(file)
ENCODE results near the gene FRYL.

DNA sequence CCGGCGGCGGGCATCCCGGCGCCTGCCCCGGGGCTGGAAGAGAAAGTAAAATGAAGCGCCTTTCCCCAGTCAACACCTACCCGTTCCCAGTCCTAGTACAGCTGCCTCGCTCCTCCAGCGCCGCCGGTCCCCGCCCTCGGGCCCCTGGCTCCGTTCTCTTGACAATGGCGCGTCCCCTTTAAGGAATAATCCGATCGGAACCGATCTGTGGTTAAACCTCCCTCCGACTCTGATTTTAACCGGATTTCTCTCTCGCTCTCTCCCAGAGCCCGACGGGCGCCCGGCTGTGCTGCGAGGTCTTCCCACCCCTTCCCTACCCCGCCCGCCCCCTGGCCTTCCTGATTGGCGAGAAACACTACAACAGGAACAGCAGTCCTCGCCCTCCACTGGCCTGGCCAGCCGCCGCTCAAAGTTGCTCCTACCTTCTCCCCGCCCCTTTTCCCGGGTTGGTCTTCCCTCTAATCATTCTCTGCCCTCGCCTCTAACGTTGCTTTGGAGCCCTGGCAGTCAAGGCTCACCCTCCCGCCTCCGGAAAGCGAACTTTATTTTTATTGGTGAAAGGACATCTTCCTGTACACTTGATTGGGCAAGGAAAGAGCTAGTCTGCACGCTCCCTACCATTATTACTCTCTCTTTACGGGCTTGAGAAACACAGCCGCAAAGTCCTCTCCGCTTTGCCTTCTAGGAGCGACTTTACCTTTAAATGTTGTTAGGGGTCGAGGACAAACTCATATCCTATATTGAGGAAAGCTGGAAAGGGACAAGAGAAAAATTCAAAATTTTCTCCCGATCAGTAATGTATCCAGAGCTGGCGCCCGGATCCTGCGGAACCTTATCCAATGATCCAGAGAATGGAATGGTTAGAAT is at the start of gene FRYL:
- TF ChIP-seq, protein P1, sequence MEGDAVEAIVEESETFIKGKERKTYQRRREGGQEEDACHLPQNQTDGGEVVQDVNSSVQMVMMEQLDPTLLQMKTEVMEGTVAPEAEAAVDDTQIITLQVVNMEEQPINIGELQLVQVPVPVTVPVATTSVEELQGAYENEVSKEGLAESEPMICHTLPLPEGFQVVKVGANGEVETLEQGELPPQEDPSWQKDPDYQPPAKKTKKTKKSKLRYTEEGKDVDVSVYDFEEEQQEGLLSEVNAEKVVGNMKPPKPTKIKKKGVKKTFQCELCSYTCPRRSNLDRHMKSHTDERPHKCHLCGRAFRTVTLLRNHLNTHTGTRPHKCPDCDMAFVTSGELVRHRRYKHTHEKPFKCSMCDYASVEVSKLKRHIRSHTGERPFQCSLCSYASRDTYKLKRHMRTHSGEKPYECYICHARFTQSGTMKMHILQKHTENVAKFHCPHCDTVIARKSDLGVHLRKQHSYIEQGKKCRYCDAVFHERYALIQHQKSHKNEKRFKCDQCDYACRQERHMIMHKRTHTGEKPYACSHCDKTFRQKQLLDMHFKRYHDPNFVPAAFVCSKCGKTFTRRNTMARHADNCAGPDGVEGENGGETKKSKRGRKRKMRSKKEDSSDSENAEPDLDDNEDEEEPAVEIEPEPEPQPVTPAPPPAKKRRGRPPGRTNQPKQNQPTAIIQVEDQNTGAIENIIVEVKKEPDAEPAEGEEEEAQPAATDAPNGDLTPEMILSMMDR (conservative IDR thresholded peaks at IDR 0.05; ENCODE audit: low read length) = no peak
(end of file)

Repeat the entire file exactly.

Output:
ENCODE results near the gene FRYL.

DNA sequence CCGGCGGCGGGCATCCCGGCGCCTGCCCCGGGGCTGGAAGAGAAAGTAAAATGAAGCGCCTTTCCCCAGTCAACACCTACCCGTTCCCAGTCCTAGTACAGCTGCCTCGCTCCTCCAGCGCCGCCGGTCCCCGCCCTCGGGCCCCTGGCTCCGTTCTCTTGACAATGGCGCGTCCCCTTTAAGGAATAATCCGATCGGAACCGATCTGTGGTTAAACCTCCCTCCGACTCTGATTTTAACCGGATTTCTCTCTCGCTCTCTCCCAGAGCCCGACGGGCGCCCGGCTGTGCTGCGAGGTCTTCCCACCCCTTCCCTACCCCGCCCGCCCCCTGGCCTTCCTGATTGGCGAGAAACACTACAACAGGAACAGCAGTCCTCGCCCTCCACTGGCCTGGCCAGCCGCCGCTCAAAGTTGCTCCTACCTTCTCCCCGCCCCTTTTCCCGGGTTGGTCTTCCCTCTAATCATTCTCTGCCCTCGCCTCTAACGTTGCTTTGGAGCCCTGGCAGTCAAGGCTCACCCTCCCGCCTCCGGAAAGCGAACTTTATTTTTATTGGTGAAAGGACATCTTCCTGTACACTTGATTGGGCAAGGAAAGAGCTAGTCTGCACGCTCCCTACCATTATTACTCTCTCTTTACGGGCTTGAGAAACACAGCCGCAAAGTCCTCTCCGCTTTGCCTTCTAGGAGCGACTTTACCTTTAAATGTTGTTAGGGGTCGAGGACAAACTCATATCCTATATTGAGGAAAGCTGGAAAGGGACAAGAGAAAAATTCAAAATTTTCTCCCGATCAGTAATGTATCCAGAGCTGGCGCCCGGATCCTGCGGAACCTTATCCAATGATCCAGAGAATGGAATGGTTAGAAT is at the start of gene FRYL:
- TF ChIP-seq, protein P1, sequence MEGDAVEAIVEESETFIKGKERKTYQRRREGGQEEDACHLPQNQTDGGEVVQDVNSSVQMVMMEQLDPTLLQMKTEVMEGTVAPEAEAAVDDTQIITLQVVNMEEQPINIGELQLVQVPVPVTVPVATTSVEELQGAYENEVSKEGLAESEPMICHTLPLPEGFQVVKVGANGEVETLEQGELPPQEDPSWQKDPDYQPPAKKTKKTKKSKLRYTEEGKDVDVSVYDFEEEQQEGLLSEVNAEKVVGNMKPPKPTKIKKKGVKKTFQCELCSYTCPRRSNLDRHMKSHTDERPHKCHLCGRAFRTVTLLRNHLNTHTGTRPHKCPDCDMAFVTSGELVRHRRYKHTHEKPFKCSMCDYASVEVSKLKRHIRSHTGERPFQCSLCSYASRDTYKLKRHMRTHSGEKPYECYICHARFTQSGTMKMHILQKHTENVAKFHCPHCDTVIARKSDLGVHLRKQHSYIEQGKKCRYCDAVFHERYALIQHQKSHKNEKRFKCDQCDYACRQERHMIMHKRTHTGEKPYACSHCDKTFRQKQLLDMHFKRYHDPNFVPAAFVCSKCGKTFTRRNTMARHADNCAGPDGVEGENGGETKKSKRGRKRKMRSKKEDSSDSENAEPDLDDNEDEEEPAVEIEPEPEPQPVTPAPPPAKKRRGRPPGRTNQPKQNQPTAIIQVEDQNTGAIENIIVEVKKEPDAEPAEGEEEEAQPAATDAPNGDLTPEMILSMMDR (conservative IDR thresholded peaks at IDR 0.05; ENCODE audit: low read length) = no peak